Thank you to Peter Noonan (right) for hosting an MB event aboard The Dark Side in San Francisco in February. Here, Peter is photographed onboard with Bruce Stone ’70 and Kevin Stone ’73. Richard Sherman (left) watched the MBAA Alumni Hockey game at Meehan Auditorium this winter with MB Ice Hockey Coach Larry Tremblay.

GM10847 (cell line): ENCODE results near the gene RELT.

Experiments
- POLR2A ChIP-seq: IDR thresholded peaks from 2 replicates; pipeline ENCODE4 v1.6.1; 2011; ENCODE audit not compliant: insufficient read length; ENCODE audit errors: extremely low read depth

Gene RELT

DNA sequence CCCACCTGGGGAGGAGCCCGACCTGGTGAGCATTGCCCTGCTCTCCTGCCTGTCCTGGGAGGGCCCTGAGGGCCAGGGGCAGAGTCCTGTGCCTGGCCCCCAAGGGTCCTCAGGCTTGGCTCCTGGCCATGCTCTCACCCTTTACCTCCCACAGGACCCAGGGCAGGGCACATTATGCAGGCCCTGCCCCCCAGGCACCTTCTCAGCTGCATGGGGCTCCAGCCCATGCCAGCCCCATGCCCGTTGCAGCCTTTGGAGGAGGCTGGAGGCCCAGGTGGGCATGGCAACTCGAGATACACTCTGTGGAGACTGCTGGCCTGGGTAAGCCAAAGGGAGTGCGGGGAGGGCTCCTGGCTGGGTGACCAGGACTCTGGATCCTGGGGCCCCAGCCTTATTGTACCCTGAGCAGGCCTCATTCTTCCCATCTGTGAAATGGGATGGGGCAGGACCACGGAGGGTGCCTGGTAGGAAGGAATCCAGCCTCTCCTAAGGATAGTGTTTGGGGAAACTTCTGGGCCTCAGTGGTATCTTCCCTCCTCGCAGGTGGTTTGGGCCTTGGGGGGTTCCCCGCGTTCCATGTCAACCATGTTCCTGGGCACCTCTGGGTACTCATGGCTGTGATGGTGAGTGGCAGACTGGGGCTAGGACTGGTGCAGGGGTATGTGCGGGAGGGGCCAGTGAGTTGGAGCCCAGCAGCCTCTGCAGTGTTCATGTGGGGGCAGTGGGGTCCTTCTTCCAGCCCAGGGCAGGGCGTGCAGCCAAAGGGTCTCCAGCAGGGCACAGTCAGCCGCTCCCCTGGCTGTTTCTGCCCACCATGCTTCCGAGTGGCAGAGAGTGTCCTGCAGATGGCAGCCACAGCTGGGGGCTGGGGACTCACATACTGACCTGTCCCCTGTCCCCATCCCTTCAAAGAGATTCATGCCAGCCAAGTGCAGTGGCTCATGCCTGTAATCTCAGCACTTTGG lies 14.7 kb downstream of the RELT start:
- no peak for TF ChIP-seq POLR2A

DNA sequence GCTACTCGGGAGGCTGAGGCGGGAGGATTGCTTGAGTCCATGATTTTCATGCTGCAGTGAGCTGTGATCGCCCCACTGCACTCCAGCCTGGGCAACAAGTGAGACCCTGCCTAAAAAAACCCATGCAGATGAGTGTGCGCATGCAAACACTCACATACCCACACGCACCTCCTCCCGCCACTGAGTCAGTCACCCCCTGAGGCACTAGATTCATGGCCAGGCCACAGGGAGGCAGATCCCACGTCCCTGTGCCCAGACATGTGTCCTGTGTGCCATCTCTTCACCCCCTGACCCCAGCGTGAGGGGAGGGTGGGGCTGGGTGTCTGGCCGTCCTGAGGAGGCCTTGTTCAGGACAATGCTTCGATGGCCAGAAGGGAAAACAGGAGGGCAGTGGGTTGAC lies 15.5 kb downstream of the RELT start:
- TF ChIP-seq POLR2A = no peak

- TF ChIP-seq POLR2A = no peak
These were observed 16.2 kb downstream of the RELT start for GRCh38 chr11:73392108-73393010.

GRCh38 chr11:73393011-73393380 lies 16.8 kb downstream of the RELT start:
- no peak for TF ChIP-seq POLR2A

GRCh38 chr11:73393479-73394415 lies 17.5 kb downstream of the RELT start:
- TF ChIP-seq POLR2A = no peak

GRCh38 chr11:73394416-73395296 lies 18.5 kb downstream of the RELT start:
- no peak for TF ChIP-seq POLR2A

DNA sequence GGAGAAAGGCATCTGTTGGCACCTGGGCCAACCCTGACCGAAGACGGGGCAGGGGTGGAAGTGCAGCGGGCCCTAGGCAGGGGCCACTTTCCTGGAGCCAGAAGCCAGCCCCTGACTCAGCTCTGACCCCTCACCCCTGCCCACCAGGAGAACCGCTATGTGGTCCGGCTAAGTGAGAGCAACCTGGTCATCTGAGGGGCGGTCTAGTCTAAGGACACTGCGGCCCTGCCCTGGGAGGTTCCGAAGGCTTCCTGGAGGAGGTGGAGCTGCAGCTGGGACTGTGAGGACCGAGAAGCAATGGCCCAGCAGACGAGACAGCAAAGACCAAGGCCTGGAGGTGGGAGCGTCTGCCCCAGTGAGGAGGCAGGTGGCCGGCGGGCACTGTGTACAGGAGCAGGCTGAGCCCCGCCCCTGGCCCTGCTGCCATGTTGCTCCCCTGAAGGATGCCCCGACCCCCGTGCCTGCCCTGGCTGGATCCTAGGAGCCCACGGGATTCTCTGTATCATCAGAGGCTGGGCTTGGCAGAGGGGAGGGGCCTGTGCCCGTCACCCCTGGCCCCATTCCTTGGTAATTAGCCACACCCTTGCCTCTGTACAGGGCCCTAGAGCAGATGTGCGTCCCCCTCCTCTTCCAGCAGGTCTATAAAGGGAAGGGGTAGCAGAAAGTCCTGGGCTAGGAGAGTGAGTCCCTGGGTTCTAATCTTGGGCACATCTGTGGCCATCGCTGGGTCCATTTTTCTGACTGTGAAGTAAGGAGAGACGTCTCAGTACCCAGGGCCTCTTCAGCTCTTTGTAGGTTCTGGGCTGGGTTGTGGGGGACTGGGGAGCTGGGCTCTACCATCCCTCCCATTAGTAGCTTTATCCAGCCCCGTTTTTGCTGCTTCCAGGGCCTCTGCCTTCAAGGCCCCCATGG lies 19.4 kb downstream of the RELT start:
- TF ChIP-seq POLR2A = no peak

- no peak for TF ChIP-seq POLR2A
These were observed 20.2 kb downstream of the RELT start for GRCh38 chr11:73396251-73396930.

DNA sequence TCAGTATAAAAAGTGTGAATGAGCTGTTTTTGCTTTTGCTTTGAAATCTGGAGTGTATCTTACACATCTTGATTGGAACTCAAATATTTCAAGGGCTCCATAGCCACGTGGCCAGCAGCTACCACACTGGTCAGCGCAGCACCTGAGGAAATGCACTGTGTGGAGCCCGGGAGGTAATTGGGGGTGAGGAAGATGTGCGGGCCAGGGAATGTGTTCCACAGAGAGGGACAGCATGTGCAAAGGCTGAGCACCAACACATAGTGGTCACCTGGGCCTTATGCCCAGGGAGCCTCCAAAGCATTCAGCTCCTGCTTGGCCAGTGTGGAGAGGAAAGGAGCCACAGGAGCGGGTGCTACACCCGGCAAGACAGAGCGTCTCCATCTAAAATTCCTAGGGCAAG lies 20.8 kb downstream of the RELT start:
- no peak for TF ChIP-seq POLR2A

Malcolm Farmer III ’57 Advocate for Children, Civil Rights, Played Role in U.S. Civil Rights Movement MB’s fth grade studies the Civil Rights movement each year and for the past few years, students have bene ted from hearing from Malcolm Farmer ’57 who worked in Mississippi in the mid-1960s as part of the civil rights movement. “When I was born, I had two signi cant unearned advantages,” Malcolm says. “I was white and my parents could afford to send me to Gordon, Moses Brown, St. Mark’s School, Yale, and Harvard Law.” Walking home from his law job in 1965, he spotted a newspaper article on a Providence sidewalk, featuring a young black boy being picked up by the Mississippi highway patrol. Malcolm got angry: “I realized that there couldn’t be any black lawyers in Mississippi and they needed lawyers to represent these demonstrators.” Malcolm started volunteering at the Congress of Racial Equality, found a program that took volunteer lawyers, and got his rm to let him head to Mississippi and Louisiana for a month. He was so inspired and ful lled by the work that he decided to do it full-time. “I quit my job, enraged my parents, and upset my rm but I knew it was the right thing to do.” Malcolm spent two years working as a civil rights lawyer in Mississippi, getting thrown in jail, being beaten, having his tires slashed, being held in contempt (when court papers were “lost”), and having a shotgun held to his head for his efforts to defend black people. “It was an unbelievable experience, 24 months of rapid growing up that changed everything for me. The real story of the civil rights movement is not just about Rosa Parks, Dr. King, Jack Kennedy, and Lyndon Johnson; it’s about thousands of poor black citizens of the South who had the courage to demonstrate and work for opportunity and rights. These people showed extraordinary courage, demonstrating that working together, citizens can achieve gigantic social change. For the rst time, I realized that people — no matter how poor or disadvantaged, despite color, ethnicity, gender, sexual orientation — were basically the same. We all have the same values, hopes, and wishes for our families and communities: the desire to be treated humanely in a world where justice prevails. This is more necessary than ever.” After working for the Lawyers’ Constitutional Defense Committee, Malcolm Farmer returned to Rhode Island, serving as executive director of the Governor’s Commission on Crime Delinquency and Criminal Administration. Later, on the Providence City Council, he was a strong early advocate for racial equality and to end discrimination due to sexual orientation.